One of the most exciting pieces of the digital humanities is the chance to engage in scholarly discussions about the future of digital scholarship. I had the amazing chance to take part in some of those discussions at the 2015 Minnesota Academic and Research Libraries Divisions Day (ARLD Day). This experience definitely gave me some food for thought about the future of DH at Carleton. The theme of the conference was the open library and was integrated in a variety of different ways throughout the day.
The day began with a keynote address by Stephanie Davis-Kahl. She discussed the need for academic libraries to be open and accessible to encourage intellectual entrepreneurship. A spirit of entrepreneurship manifests itself when students, faculty, and staff take risks in order to seize opportunities. For us as DHAs, I think this is particularly important. Most of our work falls directly in the category of intellectual entrepreneurship and it is the element of the unknown that makes our work both exciting and difficult.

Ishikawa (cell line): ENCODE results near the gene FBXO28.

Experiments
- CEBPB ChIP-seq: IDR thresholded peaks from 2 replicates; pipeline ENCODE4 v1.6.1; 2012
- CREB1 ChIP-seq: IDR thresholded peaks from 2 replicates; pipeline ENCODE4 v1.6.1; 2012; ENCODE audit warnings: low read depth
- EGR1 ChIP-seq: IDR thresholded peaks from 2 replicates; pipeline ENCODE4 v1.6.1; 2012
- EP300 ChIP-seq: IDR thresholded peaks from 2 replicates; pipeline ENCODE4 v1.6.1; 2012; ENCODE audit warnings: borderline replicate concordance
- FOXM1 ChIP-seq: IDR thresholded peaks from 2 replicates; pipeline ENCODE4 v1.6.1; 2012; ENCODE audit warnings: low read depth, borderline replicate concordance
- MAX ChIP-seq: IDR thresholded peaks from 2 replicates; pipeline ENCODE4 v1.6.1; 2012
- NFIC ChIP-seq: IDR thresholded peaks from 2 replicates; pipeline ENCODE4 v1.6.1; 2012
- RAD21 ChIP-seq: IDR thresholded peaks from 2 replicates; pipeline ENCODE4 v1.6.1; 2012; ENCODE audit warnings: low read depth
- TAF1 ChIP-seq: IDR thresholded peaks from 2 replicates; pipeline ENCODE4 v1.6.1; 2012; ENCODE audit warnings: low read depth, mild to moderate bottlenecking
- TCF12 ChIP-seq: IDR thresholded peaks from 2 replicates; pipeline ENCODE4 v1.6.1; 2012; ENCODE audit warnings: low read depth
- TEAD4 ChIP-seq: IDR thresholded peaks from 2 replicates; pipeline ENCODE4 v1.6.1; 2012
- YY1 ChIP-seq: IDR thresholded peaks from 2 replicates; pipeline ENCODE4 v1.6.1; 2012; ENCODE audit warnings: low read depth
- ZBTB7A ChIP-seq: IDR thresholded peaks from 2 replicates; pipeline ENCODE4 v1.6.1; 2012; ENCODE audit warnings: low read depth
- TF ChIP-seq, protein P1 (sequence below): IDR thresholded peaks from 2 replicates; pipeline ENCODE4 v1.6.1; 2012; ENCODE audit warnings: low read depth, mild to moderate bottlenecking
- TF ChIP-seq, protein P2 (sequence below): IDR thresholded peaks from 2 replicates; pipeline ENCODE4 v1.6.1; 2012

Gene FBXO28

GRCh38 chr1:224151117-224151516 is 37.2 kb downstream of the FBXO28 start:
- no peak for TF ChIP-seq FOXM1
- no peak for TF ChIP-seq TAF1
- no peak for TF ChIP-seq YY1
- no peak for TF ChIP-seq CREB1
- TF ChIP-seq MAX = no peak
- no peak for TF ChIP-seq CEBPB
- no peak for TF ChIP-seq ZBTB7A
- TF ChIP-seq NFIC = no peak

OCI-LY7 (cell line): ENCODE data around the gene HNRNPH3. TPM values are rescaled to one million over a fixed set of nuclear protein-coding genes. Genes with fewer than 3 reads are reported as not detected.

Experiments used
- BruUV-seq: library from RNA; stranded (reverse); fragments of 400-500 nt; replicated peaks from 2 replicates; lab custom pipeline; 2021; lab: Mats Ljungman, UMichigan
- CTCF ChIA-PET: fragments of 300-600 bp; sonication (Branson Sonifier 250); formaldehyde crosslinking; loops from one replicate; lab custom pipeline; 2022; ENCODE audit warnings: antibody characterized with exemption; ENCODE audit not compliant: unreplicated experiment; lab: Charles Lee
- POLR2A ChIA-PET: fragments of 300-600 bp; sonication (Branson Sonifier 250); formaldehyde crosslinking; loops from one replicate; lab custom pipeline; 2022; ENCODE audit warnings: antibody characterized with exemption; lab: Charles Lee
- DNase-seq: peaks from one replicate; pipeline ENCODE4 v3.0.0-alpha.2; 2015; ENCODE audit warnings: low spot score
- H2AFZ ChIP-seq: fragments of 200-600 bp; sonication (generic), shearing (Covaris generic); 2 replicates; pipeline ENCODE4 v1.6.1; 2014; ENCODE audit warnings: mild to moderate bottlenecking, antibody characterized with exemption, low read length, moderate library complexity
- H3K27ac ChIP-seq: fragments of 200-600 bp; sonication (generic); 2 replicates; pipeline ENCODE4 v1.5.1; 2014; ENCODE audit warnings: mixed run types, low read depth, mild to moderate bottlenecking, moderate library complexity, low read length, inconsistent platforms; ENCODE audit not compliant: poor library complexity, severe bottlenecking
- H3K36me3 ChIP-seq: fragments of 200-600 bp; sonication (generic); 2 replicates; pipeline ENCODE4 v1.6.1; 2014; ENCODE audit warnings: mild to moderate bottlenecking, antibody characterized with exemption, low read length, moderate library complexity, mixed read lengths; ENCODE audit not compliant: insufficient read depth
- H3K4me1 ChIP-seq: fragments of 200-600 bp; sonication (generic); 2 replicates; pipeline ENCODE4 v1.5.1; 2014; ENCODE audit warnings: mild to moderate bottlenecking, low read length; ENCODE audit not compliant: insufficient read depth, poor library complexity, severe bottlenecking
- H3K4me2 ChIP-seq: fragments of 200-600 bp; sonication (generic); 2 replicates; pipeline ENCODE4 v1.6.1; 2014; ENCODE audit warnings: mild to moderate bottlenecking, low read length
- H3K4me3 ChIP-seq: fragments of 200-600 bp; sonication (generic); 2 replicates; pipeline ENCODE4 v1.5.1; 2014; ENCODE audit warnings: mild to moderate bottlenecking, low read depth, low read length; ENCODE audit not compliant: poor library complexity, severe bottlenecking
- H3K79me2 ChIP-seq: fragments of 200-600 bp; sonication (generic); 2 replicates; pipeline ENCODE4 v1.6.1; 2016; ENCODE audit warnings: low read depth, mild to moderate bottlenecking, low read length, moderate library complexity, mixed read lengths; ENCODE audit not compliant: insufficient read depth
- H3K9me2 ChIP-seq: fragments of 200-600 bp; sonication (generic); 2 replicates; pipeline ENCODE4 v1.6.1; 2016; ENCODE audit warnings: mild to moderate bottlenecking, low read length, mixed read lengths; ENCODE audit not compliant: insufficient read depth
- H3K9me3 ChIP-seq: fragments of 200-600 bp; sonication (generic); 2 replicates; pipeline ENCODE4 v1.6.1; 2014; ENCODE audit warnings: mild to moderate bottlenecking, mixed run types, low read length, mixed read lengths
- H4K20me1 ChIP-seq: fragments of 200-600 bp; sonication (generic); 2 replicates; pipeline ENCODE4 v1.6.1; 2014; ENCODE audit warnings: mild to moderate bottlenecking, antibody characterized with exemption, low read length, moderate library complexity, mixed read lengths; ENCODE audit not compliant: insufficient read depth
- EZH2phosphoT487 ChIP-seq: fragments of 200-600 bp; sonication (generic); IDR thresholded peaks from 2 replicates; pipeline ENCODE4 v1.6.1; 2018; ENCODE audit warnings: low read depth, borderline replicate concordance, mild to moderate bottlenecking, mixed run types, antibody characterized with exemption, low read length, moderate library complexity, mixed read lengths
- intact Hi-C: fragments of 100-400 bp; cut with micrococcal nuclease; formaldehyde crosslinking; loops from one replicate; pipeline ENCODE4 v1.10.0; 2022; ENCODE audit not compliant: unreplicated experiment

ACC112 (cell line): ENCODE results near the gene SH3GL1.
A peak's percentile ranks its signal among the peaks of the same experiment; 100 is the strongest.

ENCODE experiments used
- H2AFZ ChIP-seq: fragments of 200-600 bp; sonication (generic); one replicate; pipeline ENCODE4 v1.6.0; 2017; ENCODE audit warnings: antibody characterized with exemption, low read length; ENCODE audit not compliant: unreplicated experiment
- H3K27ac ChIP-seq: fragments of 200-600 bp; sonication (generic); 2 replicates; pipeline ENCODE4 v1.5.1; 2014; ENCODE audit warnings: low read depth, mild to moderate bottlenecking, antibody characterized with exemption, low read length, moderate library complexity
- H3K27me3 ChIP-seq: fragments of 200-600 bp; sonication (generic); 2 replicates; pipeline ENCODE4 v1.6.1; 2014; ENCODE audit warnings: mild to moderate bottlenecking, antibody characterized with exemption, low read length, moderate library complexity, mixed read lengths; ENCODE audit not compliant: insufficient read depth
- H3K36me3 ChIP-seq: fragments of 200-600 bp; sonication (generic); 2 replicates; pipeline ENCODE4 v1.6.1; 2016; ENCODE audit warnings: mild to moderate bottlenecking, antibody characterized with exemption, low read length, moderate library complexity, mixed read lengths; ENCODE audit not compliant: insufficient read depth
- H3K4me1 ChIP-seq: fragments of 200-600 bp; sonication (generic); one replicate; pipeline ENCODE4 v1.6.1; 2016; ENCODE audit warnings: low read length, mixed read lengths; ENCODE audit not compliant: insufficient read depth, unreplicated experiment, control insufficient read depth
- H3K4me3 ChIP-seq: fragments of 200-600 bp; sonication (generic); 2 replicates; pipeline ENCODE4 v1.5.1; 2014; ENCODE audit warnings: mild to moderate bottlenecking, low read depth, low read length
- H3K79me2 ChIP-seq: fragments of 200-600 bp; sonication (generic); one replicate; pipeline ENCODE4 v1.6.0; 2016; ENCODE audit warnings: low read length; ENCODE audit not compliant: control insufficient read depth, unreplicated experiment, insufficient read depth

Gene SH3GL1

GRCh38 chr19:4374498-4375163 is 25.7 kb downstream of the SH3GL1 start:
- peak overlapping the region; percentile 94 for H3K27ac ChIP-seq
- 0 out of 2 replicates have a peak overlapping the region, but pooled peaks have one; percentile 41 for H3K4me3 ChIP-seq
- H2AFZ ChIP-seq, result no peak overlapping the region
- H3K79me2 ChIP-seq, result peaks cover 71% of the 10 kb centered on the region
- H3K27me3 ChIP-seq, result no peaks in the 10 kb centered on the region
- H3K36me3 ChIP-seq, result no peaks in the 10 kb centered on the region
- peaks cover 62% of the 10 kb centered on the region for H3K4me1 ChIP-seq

Davis-Kahl’s talk was organized around three key processes that make up the endeavor of intellectual entrepreneurship: imitation, assimilation, and innovation. Each of these pieces of the entrepreneurial process is important. However, I think innovation is probably where the most excitement as DHAs lies, for it is in innovation that we have the most opportunity to create and put our own ideas into the process.
I also attended a breakout session. The first focused on the future of the role of academic libraries and definitely gave me insight into the challenges academic librarians are currently facing. After a quick wander through the arboretum (how could I go to a garden and not take a walk?) I presented together with other staff and students from Gould Library. Our presentation highlighted the importance of involving students in the work of the library and how both students and the library benefit from this collaboration.